All right. This one is tough. For most Michiganders, I find the decision to be rather swift, much like mine to leave California. It’s the eternal quandary of girls with curly hair always wanting straight hair; or “the grass is always greener on the other side.” Right? People who grew up shoveling snow (and walking uphill both ways to get to school) are eager to leave it all behind. But it ain’t all unicorns and butterflies “everywhere but here.” Seriously. Consider the weather. Are you someone who is perpetually cold? Then your destination state is probably somewhere Southern. Are you OK with the earth moving from time to time? No? Then California probably isn’t the state for you. How about tornados? I’d click my ruby red heels before I even saw a tornado. It’s a serious consideration. Think about it.
All of those things are real things to think about. But the greatest argument I can lay at your feet is the potential personal growth. I come back to the idea of Tyler Durden and getting into a fight. Moving two thousand miles away from everyone and everything I knew was hard. And a little bit sad. But I regret nothing. It gave me space to be alone, to be lonely, to figure out who I am, who I want to be, to miss my friends and family enough to truly appreciate the times we spend together, to make new friends and explore new foods and locations, to engage with people who grew up differently than I did, to experience different cultures from my own, to teach people about my background and culture. And I don’t think I would have done any of that if I stayed in my comfortable [overpriced] apartment in Hollywood. It was because of the discomfort that I pushed myself to grow – personally and professionally. It’s been an exciting, entertaining, engaging, humbling experience so far. And the worst-case scenario? I can always move back.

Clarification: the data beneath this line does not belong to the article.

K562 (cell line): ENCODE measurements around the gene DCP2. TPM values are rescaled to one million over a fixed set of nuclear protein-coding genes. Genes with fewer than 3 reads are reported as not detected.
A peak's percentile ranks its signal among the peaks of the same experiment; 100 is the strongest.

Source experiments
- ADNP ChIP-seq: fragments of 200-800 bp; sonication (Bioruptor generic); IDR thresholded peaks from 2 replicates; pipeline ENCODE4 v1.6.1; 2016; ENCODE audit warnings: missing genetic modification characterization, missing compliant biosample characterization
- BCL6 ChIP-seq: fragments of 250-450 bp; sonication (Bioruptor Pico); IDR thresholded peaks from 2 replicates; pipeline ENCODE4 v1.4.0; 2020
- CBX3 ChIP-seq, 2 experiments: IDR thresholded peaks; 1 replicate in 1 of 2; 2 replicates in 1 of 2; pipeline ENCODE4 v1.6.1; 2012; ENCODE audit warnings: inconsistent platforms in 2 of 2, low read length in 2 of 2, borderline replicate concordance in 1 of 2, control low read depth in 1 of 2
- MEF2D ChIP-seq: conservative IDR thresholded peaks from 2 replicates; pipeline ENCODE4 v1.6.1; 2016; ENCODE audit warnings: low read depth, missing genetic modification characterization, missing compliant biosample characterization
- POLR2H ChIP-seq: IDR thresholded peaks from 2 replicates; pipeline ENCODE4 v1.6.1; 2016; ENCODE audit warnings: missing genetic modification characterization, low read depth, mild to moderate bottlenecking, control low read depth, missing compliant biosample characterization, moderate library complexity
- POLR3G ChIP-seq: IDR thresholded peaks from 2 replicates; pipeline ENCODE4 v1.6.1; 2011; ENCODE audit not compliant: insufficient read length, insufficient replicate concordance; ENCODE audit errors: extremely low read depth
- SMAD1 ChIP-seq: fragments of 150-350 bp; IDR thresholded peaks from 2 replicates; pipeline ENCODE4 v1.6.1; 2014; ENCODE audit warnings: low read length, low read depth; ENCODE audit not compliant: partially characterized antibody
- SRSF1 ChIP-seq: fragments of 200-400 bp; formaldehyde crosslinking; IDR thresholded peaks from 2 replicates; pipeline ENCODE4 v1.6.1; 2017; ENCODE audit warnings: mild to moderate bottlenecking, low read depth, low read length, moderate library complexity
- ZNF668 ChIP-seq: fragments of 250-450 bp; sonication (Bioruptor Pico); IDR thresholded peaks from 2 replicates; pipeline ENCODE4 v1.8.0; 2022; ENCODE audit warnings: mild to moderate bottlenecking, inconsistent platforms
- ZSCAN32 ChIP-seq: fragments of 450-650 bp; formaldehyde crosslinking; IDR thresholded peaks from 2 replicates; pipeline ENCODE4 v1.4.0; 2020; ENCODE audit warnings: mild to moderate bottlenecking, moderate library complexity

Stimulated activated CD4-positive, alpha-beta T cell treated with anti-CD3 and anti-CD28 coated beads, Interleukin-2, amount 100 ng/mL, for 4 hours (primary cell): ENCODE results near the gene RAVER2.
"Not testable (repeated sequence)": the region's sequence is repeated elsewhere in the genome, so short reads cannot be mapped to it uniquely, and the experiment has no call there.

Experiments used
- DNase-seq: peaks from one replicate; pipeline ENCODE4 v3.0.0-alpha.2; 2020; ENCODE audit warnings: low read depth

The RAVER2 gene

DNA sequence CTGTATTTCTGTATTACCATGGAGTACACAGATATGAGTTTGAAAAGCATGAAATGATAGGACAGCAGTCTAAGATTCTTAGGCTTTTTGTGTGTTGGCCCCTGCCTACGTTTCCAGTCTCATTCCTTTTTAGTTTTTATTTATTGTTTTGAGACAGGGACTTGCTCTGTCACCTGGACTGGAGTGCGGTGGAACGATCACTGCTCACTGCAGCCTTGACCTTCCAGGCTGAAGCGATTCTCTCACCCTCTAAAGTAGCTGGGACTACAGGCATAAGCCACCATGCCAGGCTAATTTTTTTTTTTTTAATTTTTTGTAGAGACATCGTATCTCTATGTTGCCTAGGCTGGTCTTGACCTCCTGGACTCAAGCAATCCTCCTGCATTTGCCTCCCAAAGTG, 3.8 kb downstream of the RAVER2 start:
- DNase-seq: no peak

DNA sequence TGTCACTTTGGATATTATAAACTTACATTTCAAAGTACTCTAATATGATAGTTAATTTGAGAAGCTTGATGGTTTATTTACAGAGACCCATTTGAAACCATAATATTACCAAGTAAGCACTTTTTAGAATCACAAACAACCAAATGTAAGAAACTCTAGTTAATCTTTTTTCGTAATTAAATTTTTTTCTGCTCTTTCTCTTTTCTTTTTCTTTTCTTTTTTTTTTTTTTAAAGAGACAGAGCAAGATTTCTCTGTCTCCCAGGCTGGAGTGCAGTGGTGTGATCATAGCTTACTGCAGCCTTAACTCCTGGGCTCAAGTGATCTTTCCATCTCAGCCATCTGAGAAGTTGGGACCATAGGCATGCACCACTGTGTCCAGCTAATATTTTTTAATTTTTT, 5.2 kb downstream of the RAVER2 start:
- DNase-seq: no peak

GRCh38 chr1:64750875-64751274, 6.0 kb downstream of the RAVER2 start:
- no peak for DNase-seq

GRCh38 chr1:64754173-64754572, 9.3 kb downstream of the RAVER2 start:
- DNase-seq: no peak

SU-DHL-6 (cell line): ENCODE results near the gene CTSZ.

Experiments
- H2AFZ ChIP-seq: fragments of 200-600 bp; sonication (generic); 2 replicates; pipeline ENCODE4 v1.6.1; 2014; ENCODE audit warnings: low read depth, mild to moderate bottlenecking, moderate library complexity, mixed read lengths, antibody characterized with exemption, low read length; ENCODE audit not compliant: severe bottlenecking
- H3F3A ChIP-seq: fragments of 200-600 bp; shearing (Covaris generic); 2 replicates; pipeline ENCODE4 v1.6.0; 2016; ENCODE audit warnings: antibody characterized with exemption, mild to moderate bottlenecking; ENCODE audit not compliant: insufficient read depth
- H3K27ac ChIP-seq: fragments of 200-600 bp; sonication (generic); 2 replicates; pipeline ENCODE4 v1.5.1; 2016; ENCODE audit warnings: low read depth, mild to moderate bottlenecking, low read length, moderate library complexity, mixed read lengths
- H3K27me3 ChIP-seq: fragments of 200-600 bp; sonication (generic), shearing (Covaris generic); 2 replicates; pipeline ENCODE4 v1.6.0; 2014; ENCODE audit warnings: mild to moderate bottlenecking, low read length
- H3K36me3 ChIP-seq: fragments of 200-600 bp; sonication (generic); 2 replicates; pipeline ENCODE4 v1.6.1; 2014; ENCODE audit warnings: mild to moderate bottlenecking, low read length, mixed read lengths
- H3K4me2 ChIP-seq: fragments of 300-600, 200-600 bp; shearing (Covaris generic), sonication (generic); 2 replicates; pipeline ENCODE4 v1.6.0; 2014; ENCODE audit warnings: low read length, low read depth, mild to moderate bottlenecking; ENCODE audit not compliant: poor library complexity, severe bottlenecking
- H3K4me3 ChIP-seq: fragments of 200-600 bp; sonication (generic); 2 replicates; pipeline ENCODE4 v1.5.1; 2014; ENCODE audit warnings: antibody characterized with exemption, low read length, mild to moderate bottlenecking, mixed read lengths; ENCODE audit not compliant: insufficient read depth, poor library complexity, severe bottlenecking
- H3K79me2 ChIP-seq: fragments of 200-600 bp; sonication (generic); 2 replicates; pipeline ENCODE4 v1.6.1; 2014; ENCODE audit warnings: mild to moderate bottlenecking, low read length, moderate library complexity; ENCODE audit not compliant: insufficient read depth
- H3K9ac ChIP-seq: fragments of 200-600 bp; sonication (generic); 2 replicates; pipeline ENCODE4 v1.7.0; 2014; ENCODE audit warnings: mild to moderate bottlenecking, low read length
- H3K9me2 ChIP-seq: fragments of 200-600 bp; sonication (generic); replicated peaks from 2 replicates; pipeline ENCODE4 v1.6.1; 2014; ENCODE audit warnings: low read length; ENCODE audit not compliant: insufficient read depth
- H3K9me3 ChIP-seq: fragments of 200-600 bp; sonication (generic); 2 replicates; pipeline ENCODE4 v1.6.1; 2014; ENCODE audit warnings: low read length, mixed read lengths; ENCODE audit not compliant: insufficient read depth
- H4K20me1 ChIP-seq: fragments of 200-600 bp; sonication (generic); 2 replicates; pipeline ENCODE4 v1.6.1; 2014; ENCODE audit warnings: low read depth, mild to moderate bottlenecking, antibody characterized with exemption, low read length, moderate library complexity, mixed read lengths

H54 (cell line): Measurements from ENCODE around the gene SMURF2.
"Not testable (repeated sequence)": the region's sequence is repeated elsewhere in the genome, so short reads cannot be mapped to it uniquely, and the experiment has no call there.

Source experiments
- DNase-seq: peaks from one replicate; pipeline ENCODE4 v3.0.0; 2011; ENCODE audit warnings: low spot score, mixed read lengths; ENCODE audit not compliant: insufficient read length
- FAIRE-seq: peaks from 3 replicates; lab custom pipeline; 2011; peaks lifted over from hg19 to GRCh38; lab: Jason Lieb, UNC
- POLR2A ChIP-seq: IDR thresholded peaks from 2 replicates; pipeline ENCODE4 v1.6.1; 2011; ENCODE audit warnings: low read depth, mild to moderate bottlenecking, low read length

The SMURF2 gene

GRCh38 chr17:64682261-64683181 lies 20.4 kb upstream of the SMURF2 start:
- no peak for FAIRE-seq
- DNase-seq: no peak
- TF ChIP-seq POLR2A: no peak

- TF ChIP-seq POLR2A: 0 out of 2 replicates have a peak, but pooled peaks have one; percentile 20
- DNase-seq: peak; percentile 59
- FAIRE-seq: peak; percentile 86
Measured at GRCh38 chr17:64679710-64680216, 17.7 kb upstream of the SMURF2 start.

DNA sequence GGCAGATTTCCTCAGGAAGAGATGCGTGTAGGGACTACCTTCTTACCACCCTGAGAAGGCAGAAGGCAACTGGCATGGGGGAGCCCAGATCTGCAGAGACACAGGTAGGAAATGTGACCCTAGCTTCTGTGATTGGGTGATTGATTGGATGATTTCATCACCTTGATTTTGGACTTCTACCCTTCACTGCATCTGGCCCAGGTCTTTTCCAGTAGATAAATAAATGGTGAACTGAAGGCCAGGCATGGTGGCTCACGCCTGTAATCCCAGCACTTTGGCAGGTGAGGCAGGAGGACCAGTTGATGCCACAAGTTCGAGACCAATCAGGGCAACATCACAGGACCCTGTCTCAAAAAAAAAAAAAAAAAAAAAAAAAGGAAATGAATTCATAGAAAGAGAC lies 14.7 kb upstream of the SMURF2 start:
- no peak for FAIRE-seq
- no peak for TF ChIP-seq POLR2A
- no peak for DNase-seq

What are good reasons to relocate?
- Need more space
- New job
- Empty nest
- Visit family more often
- School districts
- Change of scenery/lifestyle
- Cost of running a house
- Changes in the surrounding area